New York (Reuters) – BlackRock , the world's largest asset manager, reported a better-than-expected quarterly profit on Tuesday, showing resilience in what has been a punishing market for many asset managers' earnings.
Despite what CEO Larry Fink conceded was a difficult market for investors, who moved to generally lower-fee bond investments and index funds, BlackRock's "long-term" products absorbed $55.1 billion in cash, up from $35 billion a year earlier. The company's assets under management grew to over $5 trillion.
Net Income Rose
That helped net income rise 3.8 percent to $875 million, or $5.26 per share, in the third quarter ended Sept. 30 from $843 million, or $5.00 per share, a year earlier.
The New York-based company has managed to stand above the fray because it owns iShares, the leading firm in exchange-traded funds. Many such products charge relatively low fees and aim simply to track the market, not beat it.
"The whole industry is facing what I would call turmoil," said Fink, who said investors are struggling in part because central banks have pushed interest rates so low. "It's really tough for our clients."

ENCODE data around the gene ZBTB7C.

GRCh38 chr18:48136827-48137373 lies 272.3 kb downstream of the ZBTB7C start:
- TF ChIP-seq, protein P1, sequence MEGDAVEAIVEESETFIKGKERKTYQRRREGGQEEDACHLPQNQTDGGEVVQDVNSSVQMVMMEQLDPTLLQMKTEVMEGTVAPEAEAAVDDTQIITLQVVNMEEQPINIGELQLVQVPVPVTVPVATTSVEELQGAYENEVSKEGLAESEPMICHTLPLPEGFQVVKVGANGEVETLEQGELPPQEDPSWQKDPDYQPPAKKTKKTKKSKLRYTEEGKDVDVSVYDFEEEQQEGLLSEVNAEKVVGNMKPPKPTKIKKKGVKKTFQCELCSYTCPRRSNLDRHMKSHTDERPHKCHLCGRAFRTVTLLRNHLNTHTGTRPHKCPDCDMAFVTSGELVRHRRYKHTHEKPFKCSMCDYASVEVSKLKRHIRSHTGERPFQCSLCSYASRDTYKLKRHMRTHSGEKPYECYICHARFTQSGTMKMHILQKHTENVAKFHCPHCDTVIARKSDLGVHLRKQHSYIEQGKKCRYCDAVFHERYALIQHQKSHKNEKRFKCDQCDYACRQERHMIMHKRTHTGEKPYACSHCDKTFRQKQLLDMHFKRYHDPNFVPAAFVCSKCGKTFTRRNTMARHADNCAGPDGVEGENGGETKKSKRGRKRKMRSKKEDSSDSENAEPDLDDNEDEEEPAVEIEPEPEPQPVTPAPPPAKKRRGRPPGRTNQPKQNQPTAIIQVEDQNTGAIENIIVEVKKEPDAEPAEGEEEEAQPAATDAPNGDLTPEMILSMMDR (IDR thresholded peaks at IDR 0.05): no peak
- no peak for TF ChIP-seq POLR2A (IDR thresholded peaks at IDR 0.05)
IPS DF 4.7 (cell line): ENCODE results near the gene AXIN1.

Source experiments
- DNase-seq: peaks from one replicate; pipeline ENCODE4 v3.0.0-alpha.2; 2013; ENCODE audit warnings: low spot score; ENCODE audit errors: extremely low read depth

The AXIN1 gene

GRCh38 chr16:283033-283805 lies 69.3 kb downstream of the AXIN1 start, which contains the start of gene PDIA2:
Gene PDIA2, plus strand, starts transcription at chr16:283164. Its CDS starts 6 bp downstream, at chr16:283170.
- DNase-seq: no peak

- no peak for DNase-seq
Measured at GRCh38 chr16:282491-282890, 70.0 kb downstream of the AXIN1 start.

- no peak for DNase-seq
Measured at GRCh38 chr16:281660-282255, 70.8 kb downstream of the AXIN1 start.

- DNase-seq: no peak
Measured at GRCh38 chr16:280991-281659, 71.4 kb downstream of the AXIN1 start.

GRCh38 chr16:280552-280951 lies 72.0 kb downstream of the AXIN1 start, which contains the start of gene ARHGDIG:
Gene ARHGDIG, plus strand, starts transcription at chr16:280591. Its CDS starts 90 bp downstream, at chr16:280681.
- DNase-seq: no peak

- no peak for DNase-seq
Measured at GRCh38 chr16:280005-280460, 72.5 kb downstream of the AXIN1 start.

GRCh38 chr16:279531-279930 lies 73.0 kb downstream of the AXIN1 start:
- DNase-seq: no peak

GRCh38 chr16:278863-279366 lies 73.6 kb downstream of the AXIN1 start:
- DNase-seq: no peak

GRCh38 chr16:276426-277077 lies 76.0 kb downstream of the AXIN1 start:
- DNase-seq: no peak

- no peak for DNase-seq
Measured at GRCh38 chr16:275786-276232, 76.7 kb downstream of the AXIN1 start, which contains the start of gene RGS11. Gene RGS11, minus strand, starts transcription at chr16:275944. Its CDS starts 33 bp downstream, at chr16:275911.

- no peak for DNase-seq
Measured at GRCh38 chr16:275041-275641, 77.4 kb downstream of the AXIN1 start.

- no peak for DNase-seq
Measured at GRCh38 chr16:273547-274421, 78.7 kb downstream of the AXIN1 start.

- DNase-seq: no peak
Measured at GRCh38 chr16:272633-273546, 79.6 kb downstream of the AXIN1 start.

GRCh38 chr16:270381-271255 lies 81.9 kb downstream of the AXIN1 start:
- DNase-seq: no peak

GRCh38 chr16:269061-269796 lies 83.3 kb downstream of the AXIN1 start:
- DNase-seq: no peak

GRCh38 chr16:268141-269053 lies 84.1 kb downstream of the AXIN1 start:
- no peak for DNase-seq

When adjusted to strip out some compensation and distribution costs, BlackRock said it earned $5.14 per share, beating the average analyst estimate of $5.00, according to Thomson Reuters I/B/E/S.
$51.3 Billion In New ETF Assets
BlackRock's iShares ETF business took in $51.3 billion in new money, up from $23.3 billion a year earlier. About half of that cash went into stock funds.
Across all of its products, BlackRock attracted a net $37 billion into long-term fixed income investments and $13.4 billion in equity investments, while $1.8 billion went into alternative investments.
As of Monday's close of $354.60, BlackRock's shares had risen about 4.1 percent since the beginning of the year.